Nagorno-Karabakh Autonomous Oblast
Also found in: Dictionary, Acronyms, Wikipedia.
Nagorno-Karabakh Autonomous Oblast
part of the Azerbaijan SSR. Formed on July 7, 1923. Area, 4,400 sq km (5.1 percent of the area of the Azerbaijan SSR). Population, 153,000 (Jan. 1, 1973), or 2.8 percent of the republic. The oblast has five administrative raions, two cities, and seven urban-type settlements. The administrative center is Stepanakert (population, 32,000 in 1973).
Natural features. Nagorno-Karabakh Autonomous Oblast is located in the southeastern part of the Lesser Caucasus. The northern region lies in the Murovdag Range (maximum elevation, 3,724 m), and the central, western, and southern regions in the Karabakh Range (maximum elevation, 2,725 m). A plain occupies the northeastern and eastern regions. Among the mineral deposits are complex ores, lithographic stone, Iceland spar, marble, graphite, and asbestos. There are many mineral springs, including the Turshsu, Shirlan, Charektar, and Isabugali.
Most of Nagorno-Karabakh Autonomous Oblast has a moderately warm climate with dry winters. The western and southwestern mountainous regions have a cool or cold climate with dry winters. The average January temperature ranges from 3° to —2°C on the plain and in the mid-mountain regions and from —6° to —10°C in the high-mountain regions. The corresponding average July temperatures are 20°-25°C and 10°-15°C. The total annual precipitation is 400–600 mm on the plain and in the mid-mountain regions and more than 800 mm in the high-mountain regions. The major rivers—the Terter, Khachinchai, Karkarchai (Kura Basin), Kendelanchai, and Ishkhanchai (Araks Basin)—flow through deep gorges and are used for irrigation and electric power. The Sarsank Reservoir and hydroelectric power plant are under construction on the Terter River.
On the plain and in the foothills chestnut soils prevail; in the mid-mountain regions, brown mountain-forest soils with small areas of mountain chernozems; and at higher altitudes, mountain-meadow soils. Wormwood and wormwood-grass semidesert vegetation prevails on the plain, groves of semixerophytic bushes and steppe vegetation in the foothills and low-mountain regions, and broad-leaved forests and subalpine and alpine meadows at higher elevations. Forests (oak, beech, hornbeam, and wild fruit trees) and shrubbery cover more than 32 percent of the oblast’s territory. Typical fauna includes the Caspian snow cock, bezoar goat, roe deer, porcupine, Eurasian brown bear, alpine chough, Cornish chough, redstart, and rock lizard.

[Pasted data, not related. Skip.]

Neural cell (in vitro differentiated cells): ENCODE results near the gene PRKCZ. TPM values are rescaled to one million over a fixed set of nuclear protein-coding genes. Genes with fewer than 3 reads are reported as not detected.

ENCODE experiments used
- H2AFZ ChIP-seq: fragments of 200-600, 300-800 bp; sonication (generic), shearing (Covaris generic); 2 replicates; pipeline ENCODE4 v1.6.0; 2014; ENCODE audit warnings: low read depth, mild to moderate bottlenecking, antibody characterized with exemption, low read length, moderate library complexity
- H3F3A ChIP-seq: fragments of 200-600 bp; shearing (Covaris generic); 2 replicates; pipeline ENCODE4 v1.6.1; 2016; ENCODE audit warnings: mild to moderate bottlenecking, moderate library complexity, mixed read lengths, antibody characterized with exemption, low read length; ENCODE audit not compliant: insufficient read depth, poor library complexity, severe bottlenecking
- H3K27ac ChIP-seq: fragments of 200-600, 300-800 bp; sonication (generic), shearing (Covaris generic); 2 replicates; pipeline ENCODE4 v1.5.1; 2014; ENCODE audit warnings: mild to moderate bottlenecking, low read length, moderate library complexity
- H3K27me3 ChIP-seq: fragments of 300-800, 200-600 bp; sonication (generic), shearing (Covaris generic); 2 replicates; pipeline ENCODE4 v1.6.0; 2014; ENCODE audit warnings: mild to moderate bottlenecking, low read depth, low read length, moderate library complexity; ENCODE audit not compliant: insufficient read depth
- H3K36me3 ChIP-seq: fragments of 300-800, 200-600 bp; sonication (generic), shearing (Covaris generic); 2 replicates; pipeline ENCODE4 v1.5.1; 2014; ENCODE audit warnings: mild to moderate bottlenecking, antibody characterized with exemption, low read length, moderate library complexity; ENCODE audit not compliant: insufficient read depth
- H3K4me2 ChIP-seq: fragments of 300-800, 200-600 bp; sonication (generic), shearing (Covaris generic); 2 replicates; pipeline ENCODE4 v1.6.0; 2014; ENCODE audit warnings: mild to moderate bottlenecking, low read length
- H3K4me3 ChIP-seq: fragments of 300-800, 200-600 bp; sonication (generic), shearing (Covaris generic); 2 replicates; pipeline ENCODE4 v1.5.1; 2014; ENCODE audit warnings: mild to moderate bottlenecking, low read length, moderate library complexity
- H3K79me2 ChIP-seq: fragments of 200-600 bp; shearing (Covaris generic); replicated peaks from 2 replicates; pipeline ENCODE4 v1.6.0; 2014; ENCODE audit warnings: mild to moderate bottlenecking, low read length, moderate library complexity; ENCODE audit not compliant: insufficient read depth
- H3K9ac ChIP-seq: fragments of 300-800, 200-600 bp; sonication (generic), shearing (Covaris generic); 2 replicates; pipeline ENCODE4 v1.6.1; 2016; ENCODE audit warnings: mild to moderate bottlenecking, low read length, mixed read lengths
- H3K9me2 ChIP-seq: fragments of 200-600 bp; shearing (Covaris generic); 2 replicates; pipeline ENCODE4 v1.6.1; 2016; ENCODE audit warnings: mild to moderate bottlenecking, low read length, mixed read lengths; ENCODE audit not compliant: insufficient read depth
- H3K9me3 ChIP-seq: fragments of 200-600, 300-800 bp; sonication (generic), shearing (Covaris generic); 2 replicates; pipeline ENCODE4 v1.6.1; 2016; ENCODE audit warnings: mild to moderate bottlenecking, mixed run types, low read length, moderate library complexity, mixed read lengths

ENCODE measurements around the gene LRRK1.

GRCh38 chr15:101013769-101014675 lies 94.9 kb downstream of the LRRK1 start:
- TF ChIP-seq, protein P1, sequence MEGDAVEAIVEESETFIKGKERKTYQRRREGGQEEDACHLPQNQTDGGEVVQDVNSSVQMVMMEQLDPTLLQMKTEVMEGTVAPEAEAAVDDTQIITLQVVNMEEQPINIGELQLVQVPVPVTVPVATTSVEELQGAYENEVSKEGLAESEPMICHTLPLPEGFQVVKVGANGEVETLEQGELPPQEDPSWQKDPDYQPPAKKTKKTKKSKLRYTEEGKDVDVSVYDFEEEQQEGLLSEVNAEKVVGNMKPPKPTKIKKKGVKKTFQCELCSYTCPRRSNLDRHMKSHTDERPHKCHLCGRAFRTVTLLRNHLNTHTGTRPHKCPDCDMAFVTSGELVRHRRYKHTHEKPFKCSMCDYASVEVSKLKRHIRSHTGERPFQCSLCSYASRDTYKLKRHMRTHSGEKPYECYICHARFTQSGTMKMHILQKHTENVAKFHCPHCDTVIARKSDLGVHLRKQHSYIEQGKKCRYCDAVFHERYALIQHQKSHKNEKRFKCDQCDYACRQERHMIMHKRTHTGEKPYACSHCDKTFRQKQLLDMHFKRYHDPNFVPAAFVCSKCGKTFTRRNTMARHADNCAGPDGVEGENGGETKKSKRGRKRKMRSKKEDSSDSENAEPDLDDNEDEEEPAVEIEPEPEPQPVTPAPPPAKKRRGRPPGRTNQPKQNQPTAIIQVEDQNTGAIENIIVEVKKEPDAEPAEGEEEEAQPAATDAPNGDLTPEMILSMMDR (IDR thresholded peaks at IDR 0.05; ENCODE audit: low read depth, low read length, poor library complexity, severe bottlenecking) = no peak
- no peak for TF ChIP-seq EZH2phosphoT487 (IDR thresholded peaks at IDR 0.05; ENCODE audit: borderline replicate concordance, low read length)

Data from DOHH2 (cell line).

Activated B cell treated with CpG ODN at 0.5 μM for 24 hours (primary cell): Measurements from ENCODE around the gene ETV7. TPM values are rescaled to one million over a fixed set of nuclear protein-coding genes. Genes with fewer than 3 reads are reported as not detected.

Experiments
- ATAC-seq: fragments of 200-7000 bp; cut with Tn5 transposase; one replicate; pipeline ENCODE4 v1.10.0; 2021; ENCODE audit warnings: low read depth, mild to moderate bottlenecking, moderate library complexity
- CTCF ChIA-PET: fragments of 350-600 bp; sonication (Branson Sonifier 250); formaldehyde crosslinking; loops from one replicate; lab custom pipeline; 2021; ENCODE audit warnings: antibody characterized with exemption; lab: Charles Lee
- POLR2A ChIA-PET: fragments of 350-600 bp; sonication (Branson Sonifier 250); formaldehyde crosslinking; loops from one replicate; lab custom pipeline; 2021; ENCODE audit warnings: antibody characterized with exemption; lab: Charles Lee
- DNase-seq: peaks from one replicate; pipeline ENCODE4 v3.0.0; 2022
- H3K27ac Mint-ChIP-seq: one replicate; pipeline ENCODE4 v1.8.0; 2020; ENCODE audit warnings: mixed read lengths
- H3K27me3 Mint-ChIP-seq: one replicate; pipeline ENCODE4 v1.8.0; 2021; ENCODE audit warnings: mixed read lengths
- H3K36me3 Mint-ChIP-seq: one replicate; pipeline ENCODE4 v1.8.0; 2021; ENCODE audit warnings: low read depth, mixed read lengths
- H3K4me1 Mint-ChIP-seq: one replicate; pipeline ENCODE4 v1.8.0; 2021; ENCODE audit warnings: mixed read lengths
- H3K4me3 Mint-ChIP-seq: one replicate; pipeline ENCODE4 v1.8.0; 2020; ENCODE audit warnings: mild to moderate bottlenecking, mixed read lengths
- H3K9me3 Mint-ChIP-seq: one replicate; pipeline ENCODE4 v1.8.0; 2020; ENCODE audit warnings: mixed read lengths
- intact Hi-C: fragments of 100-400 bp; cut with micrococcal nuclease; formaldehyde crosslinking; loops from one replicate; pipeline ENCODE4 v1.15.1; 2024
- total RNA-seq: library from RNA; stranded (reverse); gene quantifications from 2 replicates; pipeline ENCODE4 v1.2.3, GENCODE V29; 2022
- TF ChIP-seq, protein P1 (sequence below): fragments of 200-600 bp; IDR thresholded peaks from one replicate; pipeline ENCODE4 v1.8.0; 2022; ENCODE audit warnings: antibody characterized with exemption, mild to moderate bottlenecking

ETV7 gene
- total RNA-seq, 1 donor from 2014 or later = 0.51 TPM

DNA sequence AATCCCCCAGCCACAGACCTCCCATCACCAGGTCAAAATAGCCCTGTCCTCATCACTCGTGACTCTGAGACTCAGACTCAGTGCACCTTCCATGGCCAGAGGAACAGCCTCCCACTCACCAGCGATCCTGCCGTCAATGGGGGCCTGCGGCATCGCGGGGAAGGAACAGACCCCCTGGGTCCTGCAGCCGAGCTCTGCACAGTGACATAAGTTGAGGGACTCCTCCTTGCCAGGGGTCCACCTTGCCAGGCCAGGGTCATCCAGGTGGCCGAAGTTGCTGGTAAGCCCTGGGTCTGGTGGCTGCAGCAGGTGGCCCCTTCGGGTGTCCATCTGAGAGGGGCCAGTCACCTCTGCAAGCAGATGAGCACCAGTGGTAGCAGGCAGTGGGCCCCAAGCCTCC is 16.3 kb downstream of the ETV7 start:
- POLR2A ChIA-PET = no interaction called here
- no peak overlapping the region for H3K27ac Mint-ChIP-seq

Population. The population of Nagorno-Karabakh Autonomous Oblast includes Armenians (80.5 percent, according to the 1970 census), Azerbaijanis (18.1 percent), and Russians (0.9 percent). The average population density is 34.7 inhabitants per sq km (Jan. 1, 1973). The density is greatest at elevations of up to 1,000 m (60 inhabitants per sq km). It drops to 16 at 1,000 to 2,000 m, and is even lower at elevations exceeding 2,000 m. Forty percent of the population is urban. The cities are Stepanakert and Shusha.
Historical survey. One of the oldest settlements of Lower Paleolithic man (the Azykh cave in Gadrut Raion) is located in Nagorno-Karabakh Autonomous Oblast. Many remains from the Aeneolithic period and the Bronze and early Iron ages have been excavated (for example, the Khodzhaly burial mound and the Archadzor mounds).
In the first century A.D. the region now occupied by Nagorno-Karabakh Autonomous Oblast was part of the province of Artsakh, which belonged to Caucasian Albania. Feudal relations developed in the third through fifth centuries, and Christianity began to spread. In the early eighth century the Arabs conquered Artsakh, as well as all of Albania, and Islam penetrated the area. (Until that time Gregorianism had flourished among the Christian population.) Artsakh was part of the Albanian kingdom in the ninth and tenth centuries. In the mid-11th century it was invaded by the Seljuk Turks. The economic and cultural development of the region was promoted by its liberation from the Seljuk yoke in the second half of the 12th century. In the 1230’s, Artsakh was conquered by the Mongols, and from that time most of its territory was called Karabakh.